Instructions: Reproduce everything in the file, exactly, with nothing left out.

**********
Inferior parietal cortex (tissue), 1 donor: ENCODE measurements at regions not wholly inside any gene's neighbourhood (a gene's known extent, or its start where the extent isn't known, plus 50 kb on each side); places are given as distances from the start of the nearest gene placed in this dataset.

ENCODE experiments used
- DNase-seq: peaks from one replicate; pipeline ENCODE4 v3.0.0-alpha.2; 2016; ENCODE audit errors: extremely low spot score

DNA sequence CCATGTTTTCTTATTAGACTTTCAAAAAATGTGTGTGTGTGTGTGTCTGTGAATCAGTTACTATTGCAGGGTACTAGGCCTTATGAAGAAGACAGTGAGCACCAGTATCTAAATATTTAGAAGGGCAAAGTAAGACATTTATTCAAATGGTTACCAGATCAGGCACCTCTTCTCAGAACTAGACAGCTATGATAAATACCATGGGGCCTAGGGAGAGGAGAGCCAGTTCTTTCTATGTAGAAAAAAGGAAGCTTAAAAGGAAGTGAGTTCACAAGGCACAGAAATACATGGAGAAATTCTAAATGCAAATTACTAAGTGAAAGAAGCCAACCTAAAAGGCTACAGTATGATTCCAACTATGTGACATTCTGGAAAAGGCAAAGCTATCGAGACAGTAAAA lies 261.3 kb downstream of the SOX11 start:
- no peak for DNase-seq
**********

Inferior parietal cortex (tissue), 1 donor: ENCODE measurements at regions not wholly inside any gene's neighbourhood (a gene's known extent, or its start where the extent isn't known, plus 50 kb on each side); places are given as distances from the start of the nearest gene placed in this dataset.

ENCODE experiments used
- DNase-seq: peaks from one replicate; pipeline ENCODE4 v3.0.0-alpha.2; 2016; ENCODE audit errors: extremely low spot score

DNA sequence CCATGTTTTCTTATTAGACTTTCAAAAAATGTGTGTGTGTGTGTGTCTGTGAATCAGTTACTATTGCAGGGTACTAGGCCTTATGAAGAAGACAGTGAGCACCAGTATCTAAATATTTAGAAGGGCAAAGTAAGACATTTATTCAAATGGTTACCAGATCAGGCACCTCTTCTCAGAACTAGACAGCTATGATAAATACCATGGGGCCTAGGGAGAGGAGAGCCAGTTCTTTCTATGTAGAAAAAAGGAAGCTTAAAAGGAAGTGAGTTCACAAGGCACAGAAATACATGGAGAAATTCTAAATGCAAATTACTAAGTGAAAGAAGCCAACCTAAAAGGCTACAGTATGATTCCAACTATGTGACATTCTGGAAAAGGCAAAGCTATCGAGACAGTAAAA lies 261.3 kb downstream of the SOX11 start:
- no peak for DNase-seq